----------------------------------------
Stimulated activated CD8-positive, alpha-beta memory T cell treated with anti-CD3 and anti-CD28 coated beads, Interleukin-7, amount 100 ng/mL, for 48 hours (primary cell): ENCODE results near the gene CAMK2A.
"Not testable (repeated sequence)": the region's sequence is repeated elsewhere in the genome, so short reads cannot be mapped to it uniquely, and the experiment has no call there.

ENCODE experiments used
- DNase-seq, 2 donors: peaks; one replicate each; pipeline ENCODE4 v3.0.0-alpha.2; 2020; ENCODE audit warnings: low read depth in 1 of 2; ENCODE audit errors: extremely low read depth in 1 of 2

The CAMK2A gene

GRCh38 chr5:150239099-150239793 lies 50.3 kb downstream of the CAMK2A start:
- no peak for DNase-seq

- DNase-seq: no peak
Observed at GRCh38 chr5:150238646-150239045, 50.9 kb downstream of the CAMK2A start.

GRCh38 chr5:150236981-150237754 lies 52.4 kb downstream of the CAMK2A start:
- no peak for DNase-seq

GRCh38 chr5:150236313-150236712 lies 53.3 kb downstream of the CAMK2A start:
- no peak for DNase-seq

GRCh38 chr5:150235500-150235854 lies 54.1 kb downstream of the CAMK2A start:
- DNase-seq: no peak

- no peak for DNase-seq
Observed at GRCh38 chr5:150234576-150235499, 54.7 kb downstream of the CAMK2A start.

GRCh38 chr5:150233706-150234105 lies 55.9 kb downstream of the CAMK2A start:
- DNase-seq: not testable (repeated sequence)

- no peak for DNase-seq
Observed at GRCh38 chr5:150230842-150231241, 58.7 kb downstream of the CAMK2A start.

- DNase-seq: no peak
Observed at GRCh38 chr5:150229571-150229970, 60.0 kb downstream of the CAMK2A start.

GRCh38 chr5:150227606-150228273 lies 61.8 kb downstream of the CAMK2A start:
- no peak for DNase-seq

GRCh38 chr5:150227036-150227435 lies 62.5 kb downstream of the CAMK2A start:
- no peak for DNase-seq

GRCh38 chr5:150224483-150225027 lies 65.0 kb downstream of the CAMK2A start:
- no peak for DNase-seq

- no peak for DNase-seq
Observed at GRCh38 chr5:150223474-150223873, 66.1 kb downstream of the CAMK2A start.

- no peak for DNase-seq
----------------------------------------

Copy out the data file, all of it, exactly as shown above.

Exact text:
Stimulated activated CD8-positive, alpha-beta memory T cell treated with anti-CD3 and anti-CD28 coated beads, Interleukin-7, amount 100 ng/mL, for 48 hours (primary cell): ENCODE results near the gene CAMK2A.
"Not testable (repeated sequence)": the region's sequence is repeated elsewhere in the genome, so short reads cannot be mapped to it uniquely, and the experiment has no call there.

ENCODE experiments used
- DNase-seq, 2 donors: peaks; one replicate each; pipeline ENCODE4 v3.0.0-alpha.2; 2020; ENCODE audit warnings: low read depth in 1 of 2; ENCODE audit errors: extremely low read depth in 1 of 2

The CAMK2A gene

GRCh38 chr5:150239099-150239793 lies 50.3 kb downstream of the CAMK2A start:
- no peak for DNase-seq

- DNase-seq: no peak
Observed at GRCh38 chr5:150238646-150239045, 50.9 kb downstream of the CAMK2A start.

GRCh38 chr5:150236981-150237754 lies 52.4 kb downstream of the CAMK2A start:
- no peak for DNase-seq

GRCh38 chr5:150236313-150236712 lies 53.3 kb downstream of the CAMK2A start:
- no peak for DNase-seq

GRCh38 chr5:150235500-150235854 lies 54.1 kb downstream of the CAMK2A start:
- DNase-seq: no peak

- no peak for DNase-seq
Observed at GRCh38 chr5:150234576-150235499, 54.7 kb downstream of the CAMK2A start.

GRCh38 chr5:150233706-150234105 lies 55.9 kb downstream of the CAMK2A start:
- DNase-seq: not testable (repeated sequence)

- no peak for DNase-seq
Observed at GRCh38 chr5:150230842-150231241, 58.7 kb downstream of the CAMK2A start.

- DNase-seq: no peak
Observed at GRCh38 chr5:150229571-150229970, 60.0 kb downstream of the CAMK2A start.

GRCh38 chr5:150227606-150228273 lies 61.8 kb downstream of the CAMK2A start:
- no peak for DNase-seq

GRCh38 chr5:150227036-150227435 lies 62.5 kb downstream of the CAMK2A start:
- no peak for DNase-seq

GRCh38 chr5:150224483-150225027 lies 65.0 kb downstream of the CAMK2A start:
- no peak for DNase-seq

- no peak for DNase-seq
Observed at GRCh38 chr5:150223474-150223873, 66.1 kb downstream of the CAMK2A start.

- no peak for DNase-seq